I’m having a lot of issues in my current obsession. I want to know why adults aren’t being more creative on a regular basis – looking online for craft books, I can automatically see one of the issues.
Gender bias with children’s items is already being dealt with. I remember as a child having almost exactly the same things as my two older brothers, either through choice, or lack of money. We all wore the same navy tracksuit with a white stripe down the arms, which is possibly why I enjoyed The Life Aquatic so much. It just seemed that way in the 70s when I grew up – women’s lib having an effect? Not sure.This vintage Lego advert above is a perfect example of a unisex toy, as well as the fact that the thing she has built is ‘beautiful’, it’s not figuratively meant to represent anything.
Anyway, now in the 2010s people are complaining again if toys are coloured blue or pink, or say explicitly on the box ‘for boys’ or whatever. This is excellent – I don’t know how or when it changed so that Lego became coloured pink for girls, but it did.
It’s not only children’s stuff though. Have a look at this book I found on Amazon.
This is a really interesting book, from what I can see from the preview. But, why is it made by DADS? I don’t even mean a male parent, although that’s annoying as well – Amazon recommended a book called ‘Geek Dad’ at the same time as it recommended a book on breastfeeding, which demonstrates child rearing gender bias at its best.
Why is it aimed only at parents? Why are all projects stuff you can do ‘with your kids’?
There’s no wonder people feel silly making stuff at home on their own. There are craft books aimed at adults obviously. They mainly concern jewellery or card making, scrapbooking, or Kirstie bleeding Allsopp. There are some good ones – renegade crafts if you will. However, there are few which don’t focus on a finished product.
I was chatting with these two lovelies at the weekend when I was making paper beads. They kept asking what it would be when it was finished. I have no idea myself, they probably won’t be jewellery, and I might end up teaching it when volunteering, but otherwise it’s merely a big box of paper beads, of various sizes and experimentation. Bearing in mind, these two are 6 and 7, and their mum is a milliner, even they were looking for the end result of making.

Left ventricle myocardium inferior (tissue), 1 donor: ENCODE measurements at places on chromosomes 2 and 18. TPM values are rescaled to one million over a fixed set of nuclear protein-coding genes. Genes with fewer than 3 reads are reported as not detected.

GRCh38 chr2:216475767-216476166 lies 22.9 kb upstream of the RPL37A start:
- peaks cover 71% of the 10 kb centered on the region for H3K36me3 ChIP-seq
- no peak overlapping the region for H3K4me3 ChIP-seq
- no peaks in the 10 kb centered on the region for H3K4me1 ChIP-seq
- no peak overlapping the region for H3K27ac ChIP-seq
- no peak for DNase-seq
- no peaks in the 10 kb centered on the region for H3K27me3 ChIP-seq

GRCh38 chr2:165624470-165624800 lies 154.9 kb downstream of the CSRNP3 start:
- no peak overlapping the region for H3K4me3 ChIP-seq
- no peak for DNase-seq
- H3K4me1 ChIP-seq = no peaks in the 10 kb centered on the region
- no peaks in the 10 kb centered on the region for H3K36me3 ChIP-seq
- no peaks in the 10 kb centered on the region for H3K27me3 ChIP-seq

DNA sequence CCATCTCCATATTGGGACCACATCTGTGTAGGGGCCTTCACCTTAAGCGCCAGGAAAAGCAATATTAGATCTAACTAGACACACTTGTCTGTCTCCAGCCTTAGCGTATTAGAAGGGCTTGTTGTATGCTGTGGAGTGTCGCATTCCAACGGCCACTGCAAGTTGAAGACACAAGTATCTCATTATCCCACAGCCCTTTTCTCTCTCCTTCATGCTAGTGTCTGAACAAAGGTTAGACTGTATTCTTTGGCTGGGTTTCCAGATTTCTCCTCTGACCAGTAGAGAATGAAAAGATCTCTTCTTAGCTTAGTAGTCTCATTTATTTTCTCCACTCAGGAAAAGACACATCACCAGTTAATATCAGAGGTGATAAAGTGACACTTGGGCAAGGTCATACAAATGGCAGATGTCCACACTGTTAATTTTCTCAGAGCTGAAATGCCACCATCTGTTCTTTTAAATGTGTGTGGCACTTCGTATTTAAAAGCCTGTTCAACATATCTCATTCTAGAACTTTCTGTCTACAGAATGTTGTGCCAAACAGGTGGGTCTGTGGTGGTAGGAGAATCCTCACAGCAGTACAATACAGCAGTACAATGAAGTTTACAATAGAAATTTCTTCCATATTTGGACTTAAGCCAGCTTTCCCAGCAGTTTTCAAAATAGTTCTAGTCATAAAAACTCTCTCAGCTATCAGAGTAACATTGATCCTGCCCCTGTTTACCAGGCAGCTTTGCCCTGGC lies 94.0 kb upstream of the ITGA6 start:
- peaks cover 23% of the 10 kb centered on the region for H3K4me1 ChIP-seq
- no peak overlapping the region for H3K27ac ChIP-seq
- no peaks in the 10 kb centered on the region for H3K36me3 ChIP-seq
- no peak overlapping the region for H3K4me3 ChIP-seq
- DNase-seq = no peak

As a teaser, I put this on Instagram today. I truly, honestly think Charlie and Lola is one of the most amazing things – it’s not only a perfect view of what children are like, in their friendships, imaginations and relationships, it also advocates ‘learning through craft’ – now a lot of children’s stuff does this, but the fact that Charlie and Lola talks about CRAFT with children I think is a breakthrough.
Most children’s stuff encourages children to draw this or make that, but Charlie and Lola takes it to a new level – it’s EXPLICIT in the fact that children can learn through crafting, and it says it on the magazine – it’s not hiding the fact it’s a learning magazine, as well as a craft magazine, from the adult or the child. It always comes with stickers to put into the magazine as well as the craft kit on the cover. The former gives more guidance, the latter is free form. Children are encouraged to finish the magazine, and then go and use the front cover gift.
I’ve watched my niece (M) with this, and she treats it reverentially, making sure she finishes the whole magazine. I mean that might just be M as she’s naturally very careful with books, but I think it has a lot to do with the fact the magazine is not patronising to either adults or children. It’s playful, it’s silly, but it knows it is, and it wants you to be too.
Where am I going? Well, things are getting very exciting in Pesky HQ. I’m having meetings about stuff, writing lists, and I’m a bit determined. This usually means something is going to happen, and it’s either going to fall on its arse, or it’s going to be the best thing ever. I’m excited to find out which.
Watch this space.